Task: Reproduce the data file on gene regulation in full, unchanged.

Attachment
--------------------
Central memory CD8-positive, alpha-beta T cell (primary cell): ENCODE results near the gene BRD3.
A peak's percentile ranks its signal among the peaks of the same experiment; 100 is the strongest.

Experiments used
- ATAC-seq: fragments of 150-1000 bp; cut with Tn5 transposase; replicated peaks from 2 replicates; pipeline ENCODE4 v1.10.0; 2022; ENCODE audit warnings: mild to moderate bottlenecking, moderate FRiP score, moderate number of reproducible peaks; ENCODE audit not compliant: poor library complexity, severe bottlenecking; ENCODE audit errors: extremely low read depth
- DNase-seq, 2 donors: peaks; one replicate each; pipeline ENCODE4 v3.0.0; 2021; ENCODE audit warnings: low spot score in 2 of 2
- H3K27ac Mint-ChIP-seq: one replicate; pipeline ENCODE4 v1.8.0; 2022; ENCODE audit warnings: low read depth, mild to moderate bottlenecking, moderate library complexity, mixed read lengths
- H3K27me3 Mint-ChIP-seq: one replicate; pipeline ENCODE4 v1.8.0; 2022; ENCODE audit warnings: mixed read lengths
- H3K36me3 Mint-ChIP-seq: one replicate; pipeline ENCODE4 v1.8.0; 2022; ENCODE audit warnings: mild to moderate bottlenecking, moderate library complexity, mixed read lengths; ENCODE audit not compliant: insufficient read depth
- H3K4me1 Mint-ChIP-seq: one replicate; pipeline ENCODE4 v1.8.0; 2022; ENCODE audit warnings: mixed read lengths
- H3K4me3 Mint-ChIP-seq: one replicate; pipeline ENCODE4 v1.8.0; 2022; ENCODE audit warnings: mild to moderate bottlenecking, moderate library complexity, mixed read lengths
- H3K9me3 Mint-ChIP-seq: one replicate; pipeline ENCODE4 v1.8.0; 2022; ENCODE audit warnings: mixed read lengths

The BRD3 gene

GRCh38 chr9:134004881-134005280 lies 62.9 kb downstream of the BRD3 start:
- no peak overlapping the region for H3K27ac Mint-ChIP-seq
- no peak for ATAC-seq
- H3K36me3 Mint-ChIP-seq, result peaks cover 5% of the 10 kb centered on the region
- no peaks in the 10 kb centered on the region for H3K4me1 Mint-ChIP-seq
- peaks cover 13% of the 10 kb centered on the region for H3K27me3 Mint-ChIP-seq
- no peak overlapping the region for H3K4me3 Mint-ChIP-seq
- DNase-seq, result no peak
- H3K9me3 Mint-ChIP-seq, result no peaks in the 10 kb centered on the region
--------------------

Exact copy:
Central memory CD8-positive, alpha-beta T cell (primary cell): ENCODE results near the gene BRD3.
A peak's percentile ranks its signal among the peaks of the same experiment; 100 is the strongest.

Experiments used
- ATAC-seq: fragments of 150-1000 bp; cut with Tn5 transposase; replicated peaks from 2 replicates; pipeline ENCODE4 v1.10.0; 2022; ENCODE audit warnings: mild to moderate bottlenecking, moderate FRiP score, moderate number of reproducible peaks; ENCODE audit not compliant: poor library complexity, severe bottlenecking; ENCODE audit errors: extremely low read depth
- DNase-seq, 2 donors: peaks; one replicate each; pipeline ENCODE4 v3.0.0; 2021; ENCODE audit warnings: low spot score in 2 of 2
- H3K27ac Mint-ChIP-seq: one replicate; pipeline ENCODE4 v1.8.0; 2022; ENCODE audit warnings: low read depth, mild to moderate bottlenecking, moderate library complexity, mixed read lengths
- H3K27me3 Mint-ChIP-seq: one replicate; pipeline ENCODE4 v1.8.0; 2022; ENCODE audit warnings: mixed read lengths
- H3K36me3 Mint-ChIP-seq: one replicate; pipeline ENCODE4 v1.8.0; 2022; ENCODE audit warnings: mild to moderate bottlenecking, moderate library complexity, mixed read lengths; ENCODE audit not compliant: insufficient read depth
- H3K4me1 Mint-ChIP-seq: one replicate; pipeline ENCODE4 v1.8.0; 2022; ENCODE audit warnings: mixed read lengths
- H3K4me3 Mint-ChIP-seq: one replicate; pipeline ENCODE4 v1.8.0; 2022; ENCODE audit warnings: mild to moderate bottlenecking, moderate library complexity, mixed read lengths
- H3K9me3 Mint-ChIP-seq: one replicate; pipeline ENCODE4 v1.8.0; 2022; ENCODE audit warnings: mixed read lengths

The BRD3 gene

GRCh38 chr9:134004881-134005280 lies 62.9 kb downstream of the BRD3 start:
- no peak overlapping the region for H3K27ac Mint-ChIP-seq
- no peak for ATAC-seq
- H3K36me3 Mint-ChIP-seq, result peaks cover 5% of the 10 kb centered on the region
- no peaks in the 10 kb centered on the region for H3K4me1 Mint-ChIP-seq
- peaks cover 13% of the 10 kb centered on the region for H3K27me3 Mint-ChIP-seq
- no peak overlapping the region for H3K4me3 Mint-ChIP-seq
- DNase-seq, result no peak
- H3K9me3 Mint-ChIP-seq, result no peaks in the 10 kb centered on the region